NEW BRUNSWICK, NJ — The interior of Spina Records looks like it could pass for a very over-the-top friend's basement music collection.
Boxes of records fill the room, and more recognizable album covers—from acts like Metallica, The Smiths and Prince—line the walls. Antiques and novelty items, like a ceramic dog and a pair of antlers, fill whatever space is left. And the music doesn't stop playing.
But this subterranean storefront, 25 Easton Ave., is no mere hangout. It represents years of dedicated work by owner Andrew Spina, who opened his namesake shop about three years ago. At Spina Records, he sells the fruits of his ongoing treasure-hunting—but instead of gold, it's all about gold records.
“I know what it's like to get turned on to new music that really affects you,” he said. “It's great to help people looking for suggestions. They come in, and they're listening to music, discovering it, sharing it. It's all positive.”
New Brunswick was once the go-to place for music lovers. The Hub City was home to any number of record stores—from Cheap Thrills and Music in a Different Kitchen to Planet X Music and All Ears Records.
Those days are gone. And they have been for quite some time.
So when Spina Records launched in 2014, it became the first in this city in more than a decade, he said.
The painting on the bottom right depicts a French Street diner that used to house a record store whose owner went to prison on drug charges. Spina bought the piece of art from a customer.
Music had gone digital—and many listeners had turned their backs on CDs, never mind vinyl. But even as records gave way to cassettes, which yielded to CDs, which surrendered to illegal mp3 downloads and eventually legal streaming, a squadron of hardened record collectors lurked and, by all accounts, grew.
After graduating from Rutgers University in 2008, Spina went to work for a now-closed antique shop on George Street. As the business slowed down, its record sales seemed to only pick up, he said.
“That was my proof of concept,” he added.
It was dead-on. Now in his own endeavor, Spina said, he's making enough money to stay in business, and then some. If he had to guess, 75 percent of his sales come from the brick-and-mortar shop, with the rest occurring online.
He has more than 5,000 records on the auction block. Many sit on the sales floor, waiting for that Rutgers or New Brunswick High School student to grab it and fall in love. The rest are tucked away in a back room and a stuffed storage unit, Spina said.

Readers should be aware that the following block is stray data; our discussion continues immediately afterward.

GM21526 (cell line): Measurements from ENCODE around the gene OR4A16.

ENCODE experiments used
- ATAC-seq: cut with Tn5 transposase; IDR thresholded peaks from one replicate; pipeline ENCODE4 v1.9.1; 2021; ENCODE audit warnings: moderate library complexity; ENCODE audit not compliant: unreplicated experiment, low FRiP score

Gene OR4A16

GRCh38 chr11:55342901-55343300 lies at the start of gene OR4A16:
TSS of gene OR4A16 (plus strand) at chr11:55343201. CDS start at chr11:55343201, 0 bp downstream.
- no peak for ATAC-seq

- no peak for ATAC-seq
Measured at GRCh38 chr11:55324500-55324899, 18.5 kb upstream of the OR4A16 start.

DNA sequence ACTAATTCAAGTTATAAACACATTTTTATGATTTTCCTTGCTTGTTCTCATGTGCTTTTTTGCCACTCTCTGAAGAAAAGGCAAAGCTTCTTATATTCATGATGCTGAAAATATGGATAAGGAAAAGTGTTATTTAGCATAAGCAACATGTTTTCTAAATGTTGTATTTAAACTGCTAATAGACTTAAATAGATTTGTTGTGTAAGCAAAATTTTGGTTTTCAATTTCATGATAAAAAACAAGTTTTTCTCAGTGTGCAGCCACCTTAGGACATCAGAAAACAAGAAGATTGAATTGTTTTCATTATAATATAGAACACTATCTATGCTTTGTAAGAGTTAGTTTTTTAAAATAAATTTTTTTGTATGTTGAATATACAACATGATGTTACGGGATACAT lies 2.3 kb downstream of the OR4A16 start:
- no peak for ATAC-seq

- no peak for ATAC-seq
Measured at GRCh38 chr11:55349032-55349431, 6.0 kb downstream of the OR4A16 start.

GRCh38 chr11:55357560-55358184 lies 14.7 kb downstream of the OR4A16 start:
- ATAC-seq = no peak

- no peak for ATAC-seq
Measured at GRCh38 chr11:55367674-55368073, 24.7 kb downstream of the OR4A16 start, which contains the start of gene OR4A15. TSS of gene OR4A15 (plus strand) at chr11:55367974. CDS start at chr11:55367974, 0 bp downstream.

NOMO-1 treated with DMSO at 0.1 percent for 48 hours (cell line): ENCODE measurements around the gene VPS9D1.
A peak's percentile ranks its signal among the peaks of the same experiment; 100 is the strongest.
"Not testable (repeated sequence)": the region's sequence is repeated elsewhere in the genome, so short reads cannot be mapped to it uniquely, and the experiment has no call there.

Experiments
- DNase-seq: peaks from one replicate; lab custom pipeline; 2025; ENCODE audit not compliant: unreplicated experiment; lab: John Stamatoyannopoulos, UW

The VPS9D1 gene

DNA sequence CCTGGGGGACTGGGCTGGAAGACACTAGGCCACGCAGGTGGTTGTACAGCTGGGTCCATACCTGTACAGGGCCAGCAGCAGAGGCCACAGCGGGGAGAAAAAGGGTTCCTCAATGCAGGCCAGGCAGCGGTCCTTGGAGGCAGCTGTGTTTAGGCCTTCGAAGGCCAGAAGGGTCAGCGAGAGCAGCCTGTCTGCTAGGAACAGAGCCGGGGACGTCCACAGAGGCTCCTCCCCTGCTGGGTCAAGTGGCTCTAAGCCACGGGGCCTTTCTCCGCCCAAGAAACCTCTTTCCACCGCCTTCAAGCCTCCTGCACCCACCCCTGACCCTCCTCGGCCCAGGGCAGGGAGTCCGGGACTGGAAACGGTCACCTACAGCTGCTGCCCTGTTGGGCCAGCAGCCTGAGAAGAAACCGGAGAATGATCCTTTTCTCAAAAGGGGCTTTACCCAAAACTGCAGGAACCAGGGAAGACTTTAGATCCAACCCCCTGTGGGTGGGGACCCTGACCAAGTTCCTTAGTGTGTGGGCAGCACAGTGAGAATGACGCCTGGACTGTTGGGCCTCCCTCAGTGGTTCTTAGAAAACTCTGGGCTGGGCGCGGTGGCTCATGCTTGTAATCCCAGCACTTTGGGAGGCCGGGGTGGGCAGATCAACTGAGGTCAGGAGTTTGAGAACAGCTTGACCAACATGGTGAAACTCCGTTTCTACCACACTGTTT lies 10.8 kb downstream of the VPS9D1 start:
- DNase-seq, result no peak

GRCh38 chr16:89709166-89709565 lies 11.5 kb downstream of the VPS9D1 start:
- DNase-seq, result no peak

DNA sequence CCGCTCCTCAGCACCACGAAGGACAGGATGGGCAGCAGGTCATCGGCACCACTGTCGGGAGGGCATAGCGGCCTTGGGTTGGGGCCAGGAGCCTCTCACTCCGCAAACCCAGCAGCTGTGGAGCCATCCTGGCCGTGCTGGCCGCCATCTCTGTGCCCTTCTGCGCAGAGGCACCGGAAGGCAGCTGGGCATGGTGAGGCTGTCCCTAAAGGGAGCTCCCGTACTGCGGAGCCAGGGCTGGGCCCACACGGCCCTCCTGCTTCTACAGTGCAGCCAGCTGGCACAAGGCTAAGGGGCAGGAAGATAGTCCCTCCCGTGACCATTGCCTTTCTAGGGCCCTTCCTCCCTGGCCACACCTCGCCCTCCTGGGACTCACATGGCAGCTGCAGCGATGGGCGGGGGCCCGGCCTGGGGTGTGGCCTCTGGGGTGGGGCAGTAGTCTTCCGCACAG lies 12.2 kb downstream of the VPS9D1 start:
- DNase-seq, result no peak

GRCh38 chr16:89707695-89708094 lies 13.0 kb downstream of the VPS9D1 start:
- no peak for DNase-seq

Spina Records sells a bit of everything. Last week, just before the death of singer-songwriter-drummer Grant Hart, a copy of Hüsker Dü's “New Day Rising” hung behind the counter—a preemptive, unintentional homage to Hart and his groundbreaking band. Nearby, records by The Notorious B.I.G., Miles Davis, Velvet Revolver and other groups brightened the walls. Spina even displayed a copy of the soundtrack to a “Star Wars” movie.
His biggest sellers, however, are albums by rock bands from the '60s and '70s.
“A lot of that music holds up really well,” Spina said, noting that Stevie Wonder, Madonna, The Beatles and Nirvana prove particularly popular.
When he can, he stocks the shelves with New Brunswick bands, Spina said. Just last week, for instance, the Screaming Females released a new 7-inch in just one store—you guessed it: Spina Records.
That connection to the local scene might one day help boost both the bands and the store. But the very existence of Spina Records, he said, revives a sorely-missed part of New Brunswick's history.
He said he enjoys reuniting middle-aged fans with records they haven't heard since they were 18. An in-store listening station, meanwhile, connects younger fans to new music.
Yet there's one record Spina won't sell: his copy of The Beatles' “Magical Mystery Tour.” Why? He bought it when he was just a kid, in 1997, in Ocean City. It was his first. A record store owner, of all people, better see the magic in that.